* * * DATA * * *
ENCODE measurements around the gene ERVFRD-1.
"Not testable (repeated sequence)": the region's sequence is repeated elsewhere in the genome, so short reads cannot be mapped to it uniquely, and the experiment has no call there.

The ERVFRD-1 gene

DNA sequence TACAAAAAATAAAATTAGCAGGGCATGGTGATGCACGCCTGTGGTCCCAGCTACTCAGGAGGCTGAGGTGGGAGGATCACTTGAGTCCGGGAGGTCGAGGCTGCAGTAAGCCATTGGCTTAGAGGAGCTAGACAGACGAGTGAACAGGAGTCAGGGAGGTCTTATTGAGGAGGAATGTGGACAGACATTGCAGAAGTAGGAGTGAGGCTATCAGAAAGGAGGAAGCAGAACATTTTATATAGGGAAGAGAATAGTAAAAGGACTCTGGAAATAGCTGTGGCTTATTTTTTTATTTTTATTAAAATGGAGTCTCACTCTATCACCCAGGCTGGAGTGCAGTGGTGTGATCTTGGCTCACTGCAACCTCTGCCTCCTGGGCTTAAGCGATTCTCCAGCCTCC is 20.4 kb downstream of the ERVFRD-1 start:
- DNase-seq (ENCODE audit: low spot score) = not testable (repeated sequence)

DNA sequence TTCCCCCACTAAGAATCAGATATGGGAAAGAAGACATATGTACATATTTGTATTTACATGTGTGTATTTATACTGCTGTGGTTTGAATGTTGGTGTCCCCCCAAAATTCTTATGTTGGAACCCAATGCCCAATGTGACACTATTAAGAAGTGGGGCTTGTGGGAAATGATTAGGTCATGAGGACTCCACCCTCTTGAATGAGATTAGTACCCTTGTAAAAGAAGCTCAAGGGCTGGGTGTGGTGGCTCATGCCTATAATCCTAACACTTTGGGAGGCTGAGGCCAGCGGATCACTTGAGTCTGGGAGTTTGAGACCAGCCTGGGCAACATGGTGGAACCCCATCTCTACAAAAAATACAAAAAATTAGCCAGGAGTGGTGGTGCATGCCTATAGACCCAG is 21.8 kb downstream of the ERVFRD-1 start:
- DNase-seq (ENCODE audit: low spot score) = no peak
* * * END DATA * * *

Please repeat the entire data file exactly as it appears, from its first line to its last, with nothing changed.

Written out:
ENCODE measurements around the gene ERVFRD-1.
"Not testable (repeated sequence)": the region's sequence is repeated elsewhere in the genome, so short reads cannot be mapped to it uniquely, and the experiment has no call there.

The ERVFRD-1 gene

DNA sequence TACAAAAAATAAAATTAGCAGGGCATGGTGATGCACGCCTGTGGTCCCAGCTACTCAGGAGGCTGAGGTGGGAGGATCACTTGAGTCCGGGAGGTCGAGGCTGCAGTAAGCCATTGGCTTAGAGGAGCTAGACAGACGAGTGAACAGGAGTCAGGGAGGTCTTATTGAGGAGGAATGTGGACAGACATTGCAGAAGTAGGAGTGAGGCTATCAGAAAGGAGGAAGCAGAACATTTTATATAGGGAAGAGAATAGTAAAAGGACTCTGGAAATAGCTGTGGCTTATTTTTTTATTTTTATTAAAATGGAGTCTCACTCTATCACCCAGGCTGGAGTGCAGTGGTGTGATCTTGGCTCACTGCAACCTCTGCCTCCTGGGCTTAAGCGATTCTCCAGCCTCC is 20.4 kb downstream of the ERVFRD-1 start:
- DNase-seq (ENCODE audit: low spot score) = not testable (repeated sequence)

DNA sequence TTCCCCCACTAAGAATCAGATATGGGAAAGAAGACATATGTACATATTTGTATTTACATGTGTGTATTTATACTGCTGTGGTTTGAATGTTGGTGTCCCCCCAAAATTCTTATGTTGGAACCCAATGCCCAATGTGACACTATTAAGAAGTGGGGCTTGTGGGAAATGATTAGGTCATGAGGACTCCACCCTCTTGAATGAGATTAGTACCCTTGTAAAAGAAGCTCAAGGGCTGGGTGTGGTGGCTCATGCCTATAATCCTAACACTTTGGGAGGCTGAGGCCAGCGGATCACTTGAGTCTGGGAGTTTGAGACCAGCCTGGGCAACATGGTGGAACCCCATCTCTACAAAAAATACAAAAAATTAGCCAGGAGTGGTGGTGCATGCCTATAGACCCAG is 21.8 kb downstream of the ERVFRD-1 start:
- DNase-seq (ENCODE audit: low spot score) = no peak